Untold lives blog

52 posts categorized "Visual arts"

06 August 2020

John Dean: Celebrity shipwreck survivor of the 1740s

On 17 September 1740, the East India Company’s Court of Directors in London received word that a man had returned from the dead.  That man, John Dean, miraculously survived the shipwreck of the Sussex, an East India Company ship that sank, along with its cargo, off the coast of Madagascar in March 1738.  It took Dean 16 months, most of which was spent walking across Madagascar, to find a European ship to rescue him.  That ship transported him from Madagascar to Bombay, where his story was transcribed, then sent on to the East India Company in London.

By the time Dean reached London in September 1741, a year had passed since the Company’s Court of Directors had learned of his survival, and his story had been published at least twice as a 22 page booklet.  Soon after his return, a risqué mezzotint portrait of a shirtless John Dean was also published in London, showing him standing on a rocky shoreline, holding a spear, with the Sussex sinking in the background.  This rugged image of Dean most likely increased his celebrity, and parallels were made between his story and Daniel Defoe’s book Robinson Crusoe.

Portrait of John Dean, three-quarter length, holding a spear, leaning back to the right against a rock, an axe and rolled mat beside him, a knife in his belt, wearing only a tattered pair of shorts, gesturing and looking to left, a ship tossed in heavy waves in the background.Mezzotint of John Dean, c.1743 © The Trustees of the British Museum  1364161001 (CC BY-NC-SA 4.0) (Another copy -British Library P553)

What is most interesting about John Dean’s story is that the East India Company controlled it.  On 19 September 1740, two days after the Court of Directors first received Dean’s account from Bombay, the Company’s Committee of Lawsuits put forward that 'a Bill be filed at Chancery against the Captain of the Sussex'.   John Dean’s survival had enormous value to the East India Company because Francis Gostling, the captain of the Sussex, who had also survived the shipwreck, had given a different version of events when he returned to London a few months after the Sussex sank, in the summer of 1738.  As punishment for the deaths at sea of sixteen men from his crew (one of whom was John Dean), Gostling was removed from the Company’s service, but he was absolved of losing the Sussex’s valuable cargo.  However, Dean’s account described Gostling’s actions on board the sinking ship as dishonourable, and made him out as directly contributing to the deaths of the abandoned crew.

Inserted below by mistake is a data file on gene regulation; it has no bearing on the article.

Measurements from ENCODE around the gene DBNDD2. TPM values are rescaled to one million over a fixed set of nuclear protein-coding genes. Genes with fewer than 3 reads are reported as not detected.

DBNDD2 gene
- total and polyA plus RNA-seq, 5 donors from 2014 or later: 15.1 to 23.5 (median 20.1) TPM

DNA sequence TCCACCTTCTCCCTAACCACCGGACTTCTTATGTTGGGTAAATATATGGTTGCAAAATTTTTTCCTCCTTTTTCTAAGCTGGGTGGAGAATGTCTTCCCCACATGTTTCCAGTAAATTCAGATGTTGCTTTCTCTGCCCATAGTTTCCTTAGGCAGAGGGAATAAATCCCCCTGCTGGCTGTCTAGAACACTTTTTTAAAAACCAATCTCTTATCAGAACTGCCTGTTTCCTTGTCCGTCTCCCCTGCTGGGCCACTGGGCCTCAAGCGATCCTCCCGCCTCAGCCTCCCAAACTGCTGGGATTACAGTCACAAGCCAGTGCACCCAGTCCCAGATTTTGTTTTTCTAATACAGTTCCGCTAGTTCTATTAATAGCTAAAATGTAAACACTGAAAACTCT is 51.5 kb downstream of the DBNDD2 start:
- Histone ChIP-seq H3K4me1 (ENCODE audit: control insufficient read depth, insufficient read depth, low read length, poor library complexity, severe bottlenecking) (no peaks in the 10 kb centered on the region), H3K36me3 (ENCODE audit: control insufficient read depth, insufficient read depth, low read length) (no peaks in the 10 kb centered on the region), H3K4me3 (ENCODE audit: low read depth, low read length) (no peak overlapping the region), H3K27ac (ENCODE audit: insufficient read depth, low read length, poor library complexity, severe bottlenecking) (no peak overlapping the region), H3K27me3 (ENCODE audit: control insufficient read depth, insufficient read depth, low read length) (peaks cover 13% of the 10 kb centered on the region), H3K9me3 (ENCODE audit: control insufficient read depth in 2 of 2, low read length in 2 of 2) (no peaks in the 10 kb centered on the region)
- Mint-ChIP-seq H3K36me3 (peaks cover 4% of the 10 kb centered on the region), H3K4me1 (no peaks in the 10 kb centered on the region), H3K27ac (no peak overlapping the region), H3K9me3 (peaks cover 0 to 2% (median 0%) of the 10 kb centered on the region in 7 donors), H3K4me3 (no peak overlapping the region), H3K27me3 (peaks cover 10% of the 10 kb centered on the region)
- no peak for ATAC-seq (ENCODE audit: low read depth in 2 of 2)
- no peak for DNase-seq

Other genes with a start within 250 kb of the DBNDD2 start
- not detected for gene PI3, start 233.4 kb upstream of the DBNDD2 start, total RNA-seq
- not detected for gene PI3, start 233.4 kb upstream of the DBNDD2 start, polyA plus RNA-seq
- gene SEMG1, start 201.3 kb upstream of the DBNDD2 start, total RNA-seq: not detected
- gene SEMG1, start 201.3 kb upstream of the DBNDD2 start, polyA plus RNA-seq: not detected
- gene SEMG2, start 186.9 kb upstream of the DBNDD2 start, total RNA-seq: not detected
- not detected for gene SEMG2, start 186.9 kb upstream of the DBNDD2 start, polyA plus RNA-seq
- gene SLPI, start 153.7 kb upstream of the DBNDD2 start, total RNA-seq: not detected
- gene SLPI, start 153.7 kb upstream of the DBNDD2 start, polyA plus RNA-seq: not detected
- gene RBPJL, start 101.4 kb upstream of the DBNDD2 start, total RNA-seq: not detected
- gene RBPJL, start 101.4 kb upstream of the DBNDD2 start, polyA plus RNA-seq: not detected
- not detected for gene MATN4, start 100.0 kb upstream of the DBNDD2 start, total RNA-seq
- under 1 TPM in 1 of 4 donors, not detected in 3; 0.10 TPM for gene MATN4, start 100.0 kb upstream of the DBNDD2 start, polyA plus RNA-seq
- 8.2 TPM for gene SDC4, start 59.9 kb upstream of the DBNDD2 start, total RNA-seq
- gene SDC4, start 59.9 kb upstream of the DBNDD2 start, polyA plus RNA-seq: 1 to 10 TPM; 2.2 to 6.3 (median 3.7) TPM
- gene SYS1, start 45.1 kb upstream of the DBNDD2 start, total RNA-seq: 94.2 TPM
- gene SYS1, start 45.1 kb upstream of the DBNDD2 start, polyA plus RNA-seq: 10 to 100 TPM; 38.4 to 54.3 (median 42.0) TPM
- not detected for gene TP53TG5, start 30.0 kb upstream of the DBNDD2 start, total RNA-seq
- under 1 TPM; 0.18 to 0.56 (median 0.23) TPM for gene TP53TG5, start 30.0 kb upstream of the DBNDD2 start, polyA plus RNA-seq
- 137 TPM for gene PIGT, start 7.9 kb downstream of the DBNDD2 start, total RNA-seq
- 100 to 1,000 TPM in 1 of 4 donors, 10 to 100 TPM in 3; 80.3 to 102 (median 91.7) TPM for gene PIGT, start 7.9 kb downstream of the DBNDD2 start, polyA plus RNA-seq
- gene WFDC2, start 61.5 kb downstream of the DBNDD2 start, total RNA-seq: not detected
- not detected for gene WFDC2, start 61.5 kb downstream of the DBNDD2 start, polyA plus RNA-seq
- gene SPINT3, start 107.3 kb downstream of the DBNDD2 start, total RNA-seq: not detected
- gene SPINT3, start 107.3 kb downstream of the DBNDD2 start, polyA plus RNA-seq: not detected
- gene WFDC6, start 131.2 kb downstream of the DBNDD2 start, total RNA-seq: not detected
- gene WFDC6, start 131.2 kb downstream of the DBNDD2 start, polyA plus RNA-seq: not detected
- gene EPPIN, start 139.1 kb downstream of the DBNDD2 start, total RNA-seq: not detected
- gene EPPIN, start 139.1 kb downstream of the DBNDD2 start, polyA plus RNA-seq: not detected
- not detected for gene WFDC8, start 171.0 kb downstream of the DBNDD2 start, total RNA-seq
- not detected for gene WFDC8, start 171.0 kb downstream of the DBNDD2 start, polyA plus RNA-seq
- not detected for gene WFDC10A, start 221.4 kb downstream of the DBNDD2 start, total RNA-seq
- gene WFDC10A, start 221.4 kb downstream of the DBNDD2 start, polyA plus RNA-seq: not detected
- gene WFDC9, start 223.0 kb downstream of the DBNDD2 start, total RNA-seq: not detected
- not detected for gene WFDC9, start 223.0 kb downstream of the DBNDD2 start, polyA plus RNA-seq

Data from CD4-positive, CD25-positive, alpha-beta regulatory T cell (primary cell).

Armed with John Dean’s story, the East India Company ruined Francis Gostling by ordering £25,000 in compensation for the Sussex’s lost cargo.  After their success at the King’s Bench in May 1743, the Company commissioned Willem Verelst on 16 June 1743 to paint not one, but three portraits of John Dean.  Two of these portraits still exist, and show a happy, healthy man, respectfully dressed in smart working class attire, carrying a hat and a walking stick in one hand and a letter of reference in the other.  They contrast with the mezzotint portrait from 1741 by showing a man who had comfortably returned to civilization.  In 1744 Dean was appointed as an elder porter at the East India Company’s Drug Warehouse, and in December 1747 he died, probably when he was in his early 40s.

Portrait of John Dean, three quarter length,  dressed in smart working class attire, carrying a hat and a walking stick in one hand and a letter of reference in the other.Oil painting of John Dean by Willem Verelst, commissioned 1743. British Library F19  BL - Images Online 

It seems to me that the portraits of John Dean say more about the East India Company than they do about the man shown in the painting.  Do you agree?

Jennifer Howes
Art Historian specialising in South Asia

Further reading:
'History of John Dean', The Gentleman’s Magazine, July 1807, p.606.
A True and Genuine Narrative of the whole affair relating to the Ship Sussex as sent to the Directors of the Honourable East India Company; From the Time she was deserted by the Officers, and greatest part of the Crew, till she was unfortunately wreck’d on the Bassas De India... By John Dean, The only surviving person of them all (London, 1740)
Account of John Dean’s story, dated Bombay December 1739, being read at East India House, 17 September 1740, BL – IOR/B/66, f.84.
Account of a bill being filed against Captain Francis Gostling, 19 September 1740, BL – IOR/B/66, f.151.
Account of John Dean’s first appearance before the Court of Directors on 2 September 1741, BL - IOR/B/66, f.366.
John Dean’s appointment as an Elder Porter, Friday 15 March, 1744, BL – IOR/B/68, f.243.
“Warrant be made out to Mr. William Verelst for Fifty Guineas for painting two originals and one copy of John Deane late belonging to the Ship Sussex...” , 17 June 1743, BL - IOR/B/67, f.333.

 

04 August 2020

Two portrait painters on a passage to India